Slow Flow Canister Filters
for the week of 3/25/99
Represented by the Eheim® and Fluval® lines, slow flow canister filters provide a reduced, gentler flow of water than their fast flow cousins, and hence do not collect solid waste as effectively.
Advantages. Since they allow solid waste to settle into the aquarium bottom, slow flow filters can go for weeks or even months before clogging. And as the solid waste breaks down into dissolved waste, the slow flow filter can remove it both chemically and biologically, if outfitted with the proper media. The gentle current of the slow flow's output aerates the aquarium less efficiently, but since the flow rate stays steady for longer periods, the aeration is also more consistent
Disadvantages. In crowded or heavily fed aquariums, solid waste may quickly become unattractive, and more frequent water changes may be required. Also, filter carbons and other adsoptive media begin releasing captured waste products after a few weeks, so allowing the filter to go much longer between cleanings may be counterproductive.
Best tanks to use slow flow filters. Slow flow filters can be used on almost any aquarium, but are ideal for tanks containing few or smaller fish with limited solid waste output. They are particularly useful on heavily planted "natural" aquariums, where fast currents can cause damage to plants and also drive out carbon dioxide.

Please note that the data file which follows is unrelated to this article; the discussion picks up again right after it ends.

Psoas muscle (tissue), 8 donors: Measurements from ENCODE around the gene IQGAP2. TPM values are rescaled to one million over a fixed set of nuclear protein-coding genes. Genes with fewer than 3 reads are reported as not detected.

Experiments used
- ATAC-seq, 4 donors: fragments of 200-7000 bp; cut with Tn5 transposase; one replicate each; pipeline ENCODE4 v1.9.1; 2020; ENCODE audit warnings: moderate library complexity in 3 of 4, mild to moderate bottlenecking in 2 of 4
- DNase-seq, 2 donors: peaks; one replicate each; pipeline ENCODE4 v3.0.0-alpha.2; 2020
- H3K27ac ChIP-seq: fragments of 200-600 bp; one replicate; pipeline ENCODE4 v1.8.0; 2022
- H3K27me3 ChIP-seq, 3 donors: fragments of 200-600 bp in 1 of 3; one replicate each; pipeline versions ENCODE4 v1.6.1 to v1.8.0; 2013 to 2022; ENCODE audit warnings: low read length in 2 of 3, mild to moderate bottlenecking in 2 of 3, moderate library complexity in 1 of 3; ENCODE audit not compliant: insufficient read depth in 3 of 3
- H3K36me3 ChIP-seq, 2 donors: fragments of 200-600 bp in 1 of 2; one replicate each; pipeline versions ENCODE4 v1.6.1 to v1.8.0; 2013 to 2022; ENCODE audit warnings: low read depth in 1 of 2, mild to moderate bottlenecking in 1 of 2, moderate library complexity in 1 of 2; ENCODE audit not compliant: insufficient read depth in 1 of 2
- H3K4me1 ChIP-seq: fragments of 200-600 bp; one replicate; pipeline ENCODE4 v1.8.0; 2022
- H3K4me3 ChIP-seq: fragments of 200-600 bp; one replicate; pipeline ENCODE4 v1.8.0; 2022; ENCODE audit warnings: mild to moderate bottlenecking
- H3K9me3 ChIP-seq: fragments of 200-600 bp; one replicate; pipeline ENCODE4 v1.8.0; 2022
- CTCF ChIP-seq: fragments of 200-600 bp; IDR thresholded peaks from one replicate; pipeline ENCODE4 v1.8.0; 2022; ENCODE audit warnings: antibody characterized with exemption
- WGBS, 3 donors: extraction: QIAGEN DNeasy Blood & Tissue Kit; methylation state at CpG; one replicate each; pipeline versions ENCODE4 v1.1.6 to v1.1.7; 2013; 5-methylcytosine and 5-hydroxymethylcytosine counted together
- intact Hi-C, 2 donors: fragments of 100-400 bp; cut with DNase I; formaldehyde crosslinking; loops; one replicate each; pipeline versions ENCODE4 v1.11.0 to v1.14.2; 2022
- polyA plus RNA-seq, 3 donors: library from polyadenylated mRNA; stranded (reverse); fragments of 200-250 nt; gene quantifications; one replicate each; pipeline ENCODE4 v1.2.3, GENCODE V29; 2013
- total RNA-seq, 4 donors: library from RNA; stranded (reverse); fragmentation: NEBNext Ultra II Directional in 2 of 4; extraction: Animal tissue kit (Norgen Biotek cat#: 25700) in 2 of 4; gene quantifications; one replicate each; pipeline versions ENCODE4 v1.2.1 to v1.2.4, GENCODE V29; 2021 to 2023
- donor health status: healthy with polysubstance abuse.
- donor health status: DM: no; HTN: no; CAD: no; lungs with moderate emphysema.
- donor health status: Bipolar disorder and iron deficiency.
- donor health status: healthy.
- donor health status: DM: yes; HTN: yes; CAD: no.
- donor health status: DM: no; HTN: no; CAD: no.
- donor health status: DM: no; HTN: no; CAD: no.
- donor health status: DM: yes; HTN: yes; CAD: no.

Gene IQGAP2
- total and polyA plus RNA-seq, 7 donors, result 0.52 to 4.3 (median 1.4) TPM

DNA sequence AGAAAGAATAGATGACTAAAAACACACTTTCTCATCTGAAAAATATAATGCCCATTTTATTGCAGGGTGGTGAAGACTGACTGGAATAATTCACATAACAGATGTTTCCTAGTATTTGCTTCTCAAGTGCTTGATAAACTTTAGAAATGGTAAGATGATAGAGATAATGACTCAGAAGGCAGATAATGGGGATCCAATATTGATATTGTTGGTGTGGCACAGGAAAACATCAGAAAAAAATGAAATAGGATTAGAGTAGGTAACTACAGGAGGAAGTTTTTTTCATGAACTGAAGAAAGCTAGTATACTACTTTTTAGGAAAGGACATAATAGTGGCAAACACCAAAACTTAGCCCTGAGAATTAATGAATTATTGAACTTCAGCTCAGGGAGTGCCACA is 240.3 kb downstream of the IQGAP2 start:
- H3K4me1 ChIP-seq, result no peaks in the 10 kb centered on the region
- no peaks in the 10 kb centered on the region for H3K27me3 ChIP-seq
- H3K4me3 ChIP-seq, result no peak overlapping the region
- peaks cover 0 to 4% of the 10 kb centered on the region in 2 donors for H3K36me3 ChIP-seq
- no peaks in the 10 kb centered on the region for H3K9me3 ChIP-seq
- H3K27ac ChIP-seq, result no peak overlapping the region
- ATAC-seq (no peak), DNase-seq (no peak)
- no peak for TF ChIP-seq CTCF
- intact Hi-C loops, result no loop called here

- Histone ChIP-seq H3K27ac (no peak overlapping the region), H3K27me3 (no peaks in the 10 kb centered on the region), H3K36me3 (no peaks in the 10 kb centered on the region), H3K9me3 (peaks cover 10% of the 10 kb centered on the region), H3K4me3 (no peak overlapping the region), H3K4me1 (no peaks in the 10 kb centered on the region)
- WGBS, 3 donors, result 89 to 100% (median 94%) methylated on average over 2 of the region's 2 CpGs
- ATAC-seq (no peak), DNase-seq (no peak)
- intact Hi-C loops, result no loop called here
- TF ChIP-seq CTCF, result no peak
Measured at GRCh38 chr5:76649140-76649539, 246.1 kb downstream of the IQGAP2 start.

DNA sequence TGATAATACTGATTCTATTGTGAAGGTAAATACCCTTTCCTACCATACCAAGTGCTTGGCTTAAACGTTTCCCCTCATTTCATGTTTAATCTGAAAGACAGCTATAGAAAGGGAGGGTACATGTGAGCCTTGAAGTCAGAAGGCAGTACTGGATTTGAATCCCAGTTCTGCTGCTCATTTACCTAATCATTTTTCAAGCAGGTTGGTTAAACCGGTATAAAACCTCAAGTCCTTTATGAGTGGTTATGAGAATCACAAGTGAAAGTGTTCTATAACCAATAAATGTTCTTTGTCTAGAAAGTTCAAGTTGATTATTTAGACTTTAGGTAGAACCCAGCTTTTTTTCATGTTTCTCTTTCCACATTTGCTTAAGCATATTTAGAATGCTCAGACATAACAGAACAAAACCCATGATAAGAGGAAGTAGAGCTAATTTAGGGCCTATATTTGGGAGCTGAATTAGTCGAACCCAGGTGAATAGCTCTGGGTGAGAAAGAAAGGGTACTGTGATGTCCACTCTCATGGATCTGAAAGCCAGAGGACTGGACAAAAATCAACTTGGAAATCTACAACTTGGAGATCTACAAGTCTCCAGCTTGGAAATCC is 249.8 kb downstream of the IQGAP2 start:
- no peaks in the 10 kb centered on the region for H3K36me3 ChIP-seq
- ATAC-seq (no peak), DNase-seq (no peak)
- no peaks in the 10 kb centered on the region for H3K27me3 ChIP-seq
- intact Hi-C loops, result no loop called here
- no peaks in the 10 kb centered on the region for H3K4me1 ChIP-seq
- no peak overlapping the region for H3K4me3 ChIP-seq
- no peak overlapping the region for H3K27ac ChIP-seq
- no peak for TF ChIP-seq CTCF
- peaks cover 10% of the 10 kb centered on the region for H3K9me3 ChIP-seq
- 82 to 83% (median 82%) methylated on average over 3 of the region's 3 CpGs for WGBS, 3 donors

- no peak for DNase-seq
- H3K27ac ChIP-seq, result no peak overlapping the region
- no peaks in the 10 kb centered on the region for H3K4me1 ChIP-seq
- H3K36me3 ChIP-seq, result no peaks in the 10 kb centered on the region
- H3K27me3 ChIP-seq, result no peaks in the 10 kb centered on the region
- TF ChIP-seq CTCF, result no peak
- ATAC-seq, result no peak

Sizing. A slow flow filter should turn over the volume of the tank somewhere in the neighborhood of 2 to 4 times per hour. Thus, a 30 gallon aquarium filter should be rated at 60 to 120 gallons per hour. Oversizing a slow flow filter (for example, using a filter with a 240 gallon per hour output on a 30 gallon tank) turns it into a fast flow filter, with all its advantages and disadvantages.
"Tip of the week" appeared regularly in 1999 and 2000.
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